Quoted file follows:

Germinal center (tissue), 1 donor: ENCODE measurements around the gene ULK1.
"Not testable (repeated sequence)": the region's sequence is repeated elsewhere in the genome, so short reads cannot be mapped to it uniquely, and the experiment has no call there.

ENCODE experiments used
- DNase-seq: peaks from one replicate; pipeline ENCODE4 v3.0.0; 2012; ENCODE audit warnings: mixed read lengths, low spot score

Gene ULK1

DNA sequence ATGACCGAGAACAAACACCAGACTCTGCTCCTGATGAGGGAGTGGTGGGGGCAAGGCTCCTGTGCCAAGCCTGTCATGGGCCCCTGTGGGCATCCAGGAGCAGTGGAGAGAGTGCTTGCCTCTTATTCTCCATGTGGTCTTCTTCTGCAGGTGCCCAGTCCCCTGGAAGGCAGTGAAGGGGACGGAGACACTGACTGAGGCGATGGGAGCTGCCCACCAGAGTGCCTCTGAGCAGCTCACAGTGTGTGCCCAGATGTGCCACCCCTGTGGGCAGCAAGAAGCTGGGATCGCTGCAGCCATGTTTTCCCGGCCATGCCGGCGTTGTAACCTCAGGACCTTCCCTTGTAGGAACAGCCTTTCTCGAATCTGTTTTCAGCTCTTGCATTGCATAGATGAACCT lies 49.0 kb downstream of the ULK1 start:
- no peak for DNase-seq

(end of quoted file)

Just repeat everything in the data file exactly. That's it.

Germinal center (tissue), 1 donor: ENCODE measurements around the gene ULK1.
"Not testable (repeated sequence)": the region's sequence is repeated elsewhere in the genome, so short reads cannot be mapped to it uniquely, and the experiment has no call there.

ENCODE experiments used
- DNase-seq: peaks from one replicate; pipeline ENCODE4 v3.0.0; 2012; ENCODE audit warnings: mixed read lengths, low spot score

Gene ULK1

DNA sequence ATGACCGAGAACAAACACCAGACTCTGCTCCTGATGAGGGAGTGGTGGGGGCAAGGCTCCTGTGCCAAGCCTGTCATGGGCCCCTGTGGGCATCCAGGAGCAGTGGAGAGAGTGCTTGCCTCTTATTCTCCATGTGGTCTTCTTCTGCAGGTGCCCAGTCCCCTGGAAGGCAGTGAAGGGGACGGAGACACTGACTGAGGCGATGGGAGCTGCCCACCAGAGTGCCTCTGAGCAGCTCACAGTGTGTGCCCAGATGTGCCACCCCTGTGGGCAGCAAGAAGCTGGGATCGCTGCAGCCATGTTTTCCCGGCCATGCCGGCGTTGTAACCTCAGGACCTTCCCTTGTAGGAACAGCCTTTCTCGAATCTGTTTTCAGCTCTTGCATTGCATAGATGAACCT lies 49.0 kb downstream of the ULK1 start:
- no peak for DNase-seq